According to the Centre for Disaster Management and Risk Reduction Technology in Germany (by way of the Economist), rebuilding the Caribbean (including Puerto Rico) in the aftermath of Irma will cost nearly US$13bn. Critical to any reconstruction effort is an understanding of climate finance flows and what outcomes are produced for the communities.
The Green Climate Fund (GCF) has just approved a further 11 projects, totalling $393m in funding to help countries respond to climate change. Encouragingly, over half of these are projects either with an adaptation or resilience focus, or which combine low carbon and resilience components.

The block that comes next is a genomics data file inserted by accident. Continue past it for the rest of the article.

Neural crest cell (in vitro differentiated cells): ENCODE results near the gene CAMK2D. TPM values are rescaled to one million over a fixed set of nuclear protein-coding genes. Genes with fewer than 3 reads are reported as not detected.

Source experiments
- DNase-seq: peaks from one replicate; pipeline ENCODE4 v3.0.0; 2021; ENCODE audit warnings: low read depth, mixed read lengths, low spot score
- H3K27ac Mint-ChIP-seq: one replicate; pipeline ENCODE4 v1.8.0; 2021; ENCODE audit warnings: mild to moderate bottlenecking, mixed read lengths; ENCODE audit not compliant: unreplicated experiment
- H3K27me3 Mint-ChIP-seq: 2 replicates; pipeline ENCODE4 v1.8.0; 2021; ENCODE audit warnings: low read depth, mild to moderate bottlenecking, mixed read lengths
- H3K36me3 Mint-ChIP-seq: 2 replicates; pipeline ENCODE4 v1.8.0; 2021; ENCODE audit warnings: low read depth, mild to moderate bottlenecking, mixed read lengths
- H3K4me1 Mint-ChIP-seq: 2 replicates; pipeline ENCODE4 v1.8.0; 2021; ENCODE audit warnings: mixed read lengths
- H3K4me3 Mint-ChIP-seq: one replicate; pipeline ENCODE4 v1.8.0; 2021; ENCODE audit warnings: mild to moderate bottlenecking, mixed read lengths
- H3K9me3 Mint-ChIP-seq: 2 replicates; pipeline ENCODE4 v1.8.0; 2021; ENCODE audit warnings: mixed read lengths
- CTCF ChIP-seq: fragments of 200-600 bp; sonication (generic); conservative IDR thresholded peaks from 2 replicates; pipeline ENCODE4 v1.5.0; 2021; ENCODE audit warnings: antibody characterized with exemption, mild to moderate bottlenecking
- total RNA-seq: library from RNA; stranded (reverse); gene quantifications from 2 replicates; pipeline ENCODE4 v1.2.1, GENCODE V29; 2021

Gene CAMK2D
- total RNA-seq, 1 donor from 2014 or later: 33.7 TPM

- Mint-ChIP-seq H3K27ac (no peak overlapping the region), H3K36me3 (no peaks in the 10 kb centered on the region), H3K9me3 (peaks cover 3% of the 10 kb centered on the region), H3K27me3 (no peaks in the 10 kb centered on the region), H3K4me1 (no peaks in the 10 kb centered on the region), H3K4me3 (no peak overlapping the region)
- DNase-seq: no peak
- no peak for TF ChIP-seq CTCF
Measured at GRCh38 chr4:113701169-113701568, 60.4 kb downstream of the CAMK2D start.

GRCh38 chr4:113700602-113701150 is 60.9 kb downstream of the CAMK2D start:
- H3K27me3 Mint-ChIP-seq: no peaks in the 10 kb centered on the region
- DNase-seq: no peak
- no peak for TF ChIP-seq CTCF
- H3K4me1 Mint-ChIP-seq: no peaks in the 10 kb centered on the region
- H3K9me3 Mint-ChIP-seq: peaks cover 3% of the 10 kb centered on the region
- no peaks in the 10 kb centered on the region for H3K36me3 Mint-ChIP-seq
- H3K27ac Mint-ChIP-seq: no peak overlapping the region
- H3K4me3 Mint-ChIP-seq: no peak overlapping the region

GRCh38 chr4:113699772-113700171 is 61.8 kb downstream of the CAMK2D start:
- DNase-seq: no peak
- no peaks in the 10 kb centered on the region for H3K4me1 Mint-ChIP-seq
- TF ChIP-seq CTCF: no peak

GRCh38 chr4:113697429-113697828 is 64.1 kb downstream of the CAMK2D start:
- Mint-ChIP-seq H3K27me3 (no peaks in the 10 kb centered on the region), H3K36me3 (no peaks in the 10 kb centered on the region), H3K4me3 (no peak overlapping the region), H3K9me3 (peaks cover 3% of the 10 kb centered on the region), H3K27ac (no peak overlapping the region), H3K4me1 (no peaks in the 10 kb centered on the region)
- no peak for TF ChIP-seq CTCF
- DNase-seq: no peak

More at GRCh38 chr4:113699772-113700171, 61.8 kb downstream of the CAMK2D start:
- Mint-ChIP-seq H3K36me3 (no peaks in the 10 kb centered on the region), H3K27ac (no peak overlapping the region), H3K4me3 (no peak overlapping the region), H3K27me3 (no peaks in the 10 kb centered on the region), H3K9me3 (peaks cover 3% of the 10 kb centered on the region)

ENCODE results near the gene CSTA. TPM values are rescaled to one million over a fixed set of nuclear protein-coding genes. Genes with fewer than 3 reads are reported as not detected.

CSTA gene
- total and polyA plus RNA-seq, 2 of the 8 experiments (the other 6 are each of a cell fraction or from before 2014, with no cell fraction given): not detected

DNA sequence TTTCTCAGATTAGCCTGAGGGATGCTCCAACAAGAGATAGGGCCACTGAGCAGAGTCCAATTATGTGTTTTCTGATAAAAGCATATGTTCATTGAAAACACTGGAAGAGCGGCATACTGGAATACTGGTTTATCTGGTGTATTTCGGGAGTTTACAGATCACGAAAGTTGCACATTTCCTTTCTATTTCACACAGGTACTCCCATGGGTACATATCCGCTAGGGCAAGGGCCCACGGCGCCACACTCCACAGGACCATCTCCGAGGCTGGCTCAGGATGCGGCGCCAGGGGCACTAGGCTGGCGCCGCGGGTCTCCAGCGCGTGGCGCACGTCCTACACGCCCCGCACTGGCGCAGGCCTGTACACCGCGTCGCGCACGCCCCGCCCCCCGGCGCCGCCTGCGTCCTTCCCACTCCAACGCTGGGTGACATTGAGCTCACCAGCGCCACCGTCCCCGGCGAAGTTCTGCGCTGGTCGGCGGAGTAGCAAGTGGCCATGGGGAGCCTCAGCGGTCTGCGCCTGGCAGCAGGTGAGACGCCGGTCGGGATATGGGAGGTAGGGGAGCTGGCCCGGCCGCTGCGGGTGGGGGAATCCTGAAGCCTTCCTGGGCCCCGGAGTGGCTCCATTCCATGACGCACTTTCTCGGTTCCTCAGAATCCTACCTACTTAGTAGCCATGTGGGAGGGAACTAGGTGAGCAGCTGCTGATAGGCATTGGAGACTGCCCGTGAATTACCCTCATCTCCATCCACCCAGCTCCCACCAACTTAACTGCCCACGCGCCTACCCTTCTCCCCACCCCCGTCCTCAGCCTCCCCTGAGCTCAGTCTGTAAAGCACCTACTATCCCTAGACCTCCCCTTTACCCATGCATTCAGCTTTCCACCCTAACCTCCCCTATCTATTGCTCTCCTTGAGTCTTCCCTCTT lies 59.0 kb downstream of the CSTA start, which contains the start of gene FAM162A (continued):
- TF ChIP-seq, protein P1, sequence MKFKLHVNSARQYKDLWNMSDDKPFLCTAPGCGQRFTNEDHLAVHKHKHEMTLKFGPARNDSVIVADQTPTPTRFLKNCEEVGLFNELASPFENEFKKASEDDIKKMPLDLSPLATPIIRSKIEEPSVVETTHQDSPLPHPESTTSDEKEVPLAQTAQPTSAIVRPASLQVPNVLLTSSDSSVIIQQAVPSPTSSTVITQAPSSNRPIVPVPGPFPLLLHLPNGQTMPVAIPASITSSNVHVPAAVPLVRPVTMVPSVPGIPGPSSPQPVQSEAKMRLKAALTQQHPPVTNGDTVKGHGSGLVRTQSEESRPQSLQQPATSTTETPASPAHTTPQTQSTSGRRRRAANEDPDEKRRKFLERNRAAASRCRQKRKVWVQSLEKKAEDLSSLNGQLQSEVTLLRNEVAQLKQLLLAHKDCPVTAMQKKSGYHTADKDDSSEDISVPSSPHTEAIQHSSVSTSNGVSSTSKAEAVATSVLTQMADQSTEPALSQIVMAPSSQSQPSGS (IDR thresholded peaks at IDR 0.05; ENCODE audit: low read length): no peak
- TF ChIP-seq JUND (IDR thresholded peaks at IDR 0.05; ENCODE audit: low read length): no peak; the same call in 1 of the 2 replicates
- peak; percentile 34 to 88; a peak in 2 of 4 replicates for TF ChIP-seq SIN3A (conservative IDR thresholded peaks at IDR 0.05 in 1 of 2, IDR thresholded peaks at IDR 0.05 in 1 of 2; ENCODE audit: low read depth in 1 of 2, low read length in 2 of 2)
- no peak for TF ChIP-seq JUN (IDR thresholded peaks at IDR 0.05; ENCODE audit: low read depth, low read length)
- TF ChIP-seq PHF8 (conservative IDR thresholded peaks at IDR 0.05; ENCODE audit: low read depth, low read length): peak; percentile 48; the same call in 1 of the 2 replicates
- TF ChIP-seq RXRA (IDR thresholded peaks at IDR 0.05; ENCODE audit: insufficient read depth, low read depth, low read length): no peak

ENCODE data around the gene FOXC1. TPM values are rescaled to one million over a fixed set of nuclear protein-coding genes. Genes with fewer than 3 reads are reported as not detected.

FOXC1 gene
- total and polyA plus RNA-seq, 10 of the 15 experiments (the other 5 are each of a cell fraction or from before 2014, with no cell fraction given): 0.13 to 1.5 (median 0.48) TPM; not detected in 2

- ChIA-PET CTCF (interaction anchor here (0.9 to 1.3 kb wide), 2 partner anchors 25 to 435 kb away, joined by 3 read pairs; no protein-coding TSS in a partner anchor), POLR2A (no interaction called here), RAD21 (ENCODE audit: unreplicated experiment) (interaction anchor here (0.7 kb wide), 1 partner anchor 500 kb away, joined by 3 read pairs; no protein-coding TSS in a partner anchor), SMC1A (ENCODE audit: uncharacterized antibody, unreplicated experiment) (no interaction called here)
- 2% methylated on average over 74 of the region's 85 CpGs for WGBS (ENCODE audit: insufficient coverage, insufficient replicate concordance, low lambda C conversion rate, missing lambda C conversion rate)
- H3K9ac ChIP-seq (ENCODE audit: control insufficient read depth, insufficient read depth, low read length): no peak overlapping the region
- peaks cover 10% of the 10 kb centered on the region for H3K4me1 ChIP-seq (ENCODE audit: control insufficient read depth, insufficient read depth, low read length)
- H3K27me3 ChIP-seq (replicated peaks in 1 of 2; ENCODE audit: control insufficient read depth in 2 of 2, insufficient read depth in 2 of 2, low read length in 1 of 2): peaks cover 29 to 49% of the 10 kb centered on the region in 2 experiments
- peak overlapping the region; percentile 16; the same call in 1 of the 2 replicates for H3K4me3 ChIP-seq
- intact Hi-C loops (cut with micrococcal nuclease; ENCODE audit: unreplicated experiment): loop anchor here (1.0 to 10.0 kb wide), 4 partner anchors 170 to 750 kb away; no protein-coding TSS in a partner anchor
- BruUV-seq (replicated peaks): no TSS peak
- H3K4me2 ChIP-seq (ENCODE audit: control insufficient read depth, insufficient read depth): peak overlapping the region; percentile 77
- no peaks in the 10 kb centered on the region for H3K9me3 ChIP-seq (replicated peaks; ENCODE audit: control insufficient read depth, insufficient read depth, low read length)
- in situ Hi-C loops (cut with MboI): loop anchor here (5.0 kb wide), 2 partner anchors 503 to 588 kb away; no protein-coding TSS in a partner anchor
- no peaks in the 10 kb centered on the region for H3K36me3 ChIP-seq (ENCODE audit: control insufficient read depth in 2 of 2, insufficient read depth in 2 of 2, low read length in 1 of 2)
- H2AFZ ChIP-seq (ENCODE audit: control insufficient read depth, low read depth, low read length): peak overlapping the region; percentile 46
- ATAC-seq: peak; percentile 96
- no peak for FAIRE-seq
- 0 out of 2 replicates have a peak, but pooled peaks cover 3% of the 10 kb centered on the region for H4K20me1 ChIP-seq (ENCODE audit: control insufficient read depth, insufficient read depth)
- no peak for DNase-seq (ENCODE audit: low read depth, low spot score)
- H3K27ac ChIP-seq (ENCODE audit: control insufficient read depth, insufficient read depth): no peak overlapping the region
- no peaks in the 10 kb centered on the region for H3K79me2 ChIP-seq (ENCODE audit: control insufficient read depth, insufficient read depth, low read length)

In recent weeks, Harvey, Irma, Jose, and Maria have generated heartbreaking images of widespread destruction, bringing into sharp focus the devastating power of nature and man’s tenuous place in the world. While the global call to combat climate change gains momentum, the visual record of these storms’ impacts on communities fosters a visceral and profound sense of urgency.
Most years, there are one or two people who are perplexed that a programme on climate adaptation includes sessions on behavioural change - exploring our own responses to change, how change can be effected at a local community level, and at the state level, as well as global changes.